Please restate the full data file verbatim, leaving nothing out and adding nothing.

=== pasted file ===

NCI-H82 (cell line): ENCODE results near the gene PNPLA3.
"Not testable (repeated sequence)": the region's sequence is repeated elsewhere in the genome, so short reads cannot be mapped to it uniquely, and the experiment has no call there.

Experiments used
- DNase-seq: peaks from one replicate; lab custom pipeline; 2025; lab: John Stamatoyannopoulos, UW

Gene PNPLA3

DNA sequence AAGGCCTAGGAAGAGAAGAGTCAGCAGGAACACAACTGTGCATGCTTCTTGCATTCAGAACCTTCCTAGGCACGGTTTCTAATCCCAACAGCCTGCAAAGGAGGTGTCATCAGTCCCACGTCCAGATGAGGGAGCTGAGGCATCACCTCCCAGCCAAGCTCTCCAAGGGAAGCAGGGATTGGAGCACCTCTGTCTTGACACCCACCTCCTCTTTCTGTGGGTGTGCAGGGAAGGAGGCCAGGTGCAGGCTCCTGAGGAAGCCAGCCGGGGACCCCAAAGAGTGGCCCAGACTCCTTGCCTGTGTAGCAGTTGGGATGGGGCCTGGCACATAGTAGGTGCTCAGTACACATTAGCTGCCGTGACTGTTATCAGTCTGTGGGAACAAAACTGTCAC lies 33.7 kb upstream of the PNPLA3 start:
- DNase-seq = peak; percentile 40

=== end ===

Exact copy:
NCI-H82 (cell line): ENCODE results near the gene PNPLA3.
"Not testable (repeated sequence)": the region's sequence is repeated elsewhere in the genome, so short reads cannot be mapped to it uniquely, and the experiment has no call there.

Experiments used
- DNase-seq: peaks from one replicate; lab custom pipeline; 2025; lab: John Stamatoyannopoulos, UW

Gene PNPLA3

DNA sequence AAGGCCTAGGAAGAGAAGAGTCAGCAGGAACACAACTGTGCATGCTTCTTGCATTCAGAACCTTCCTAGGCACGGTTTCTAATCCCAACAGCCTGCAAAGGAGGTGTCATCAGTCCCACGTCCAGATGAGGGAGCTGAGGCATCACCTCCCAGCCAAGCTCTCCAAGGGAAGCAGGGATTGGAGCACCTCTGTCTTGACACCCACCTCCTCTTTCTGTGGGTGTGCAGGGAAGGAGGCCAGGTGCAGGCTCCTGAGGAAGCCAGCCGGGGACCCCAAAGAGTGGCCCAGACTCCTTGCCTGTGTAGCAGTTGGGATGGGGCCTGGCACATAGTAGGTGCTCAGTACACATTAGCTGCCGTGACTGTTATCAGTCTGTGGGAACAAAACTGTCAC lies 33.7 kb upstream of the PNPLA3 start:
- DNase-seq = peak; percentile 40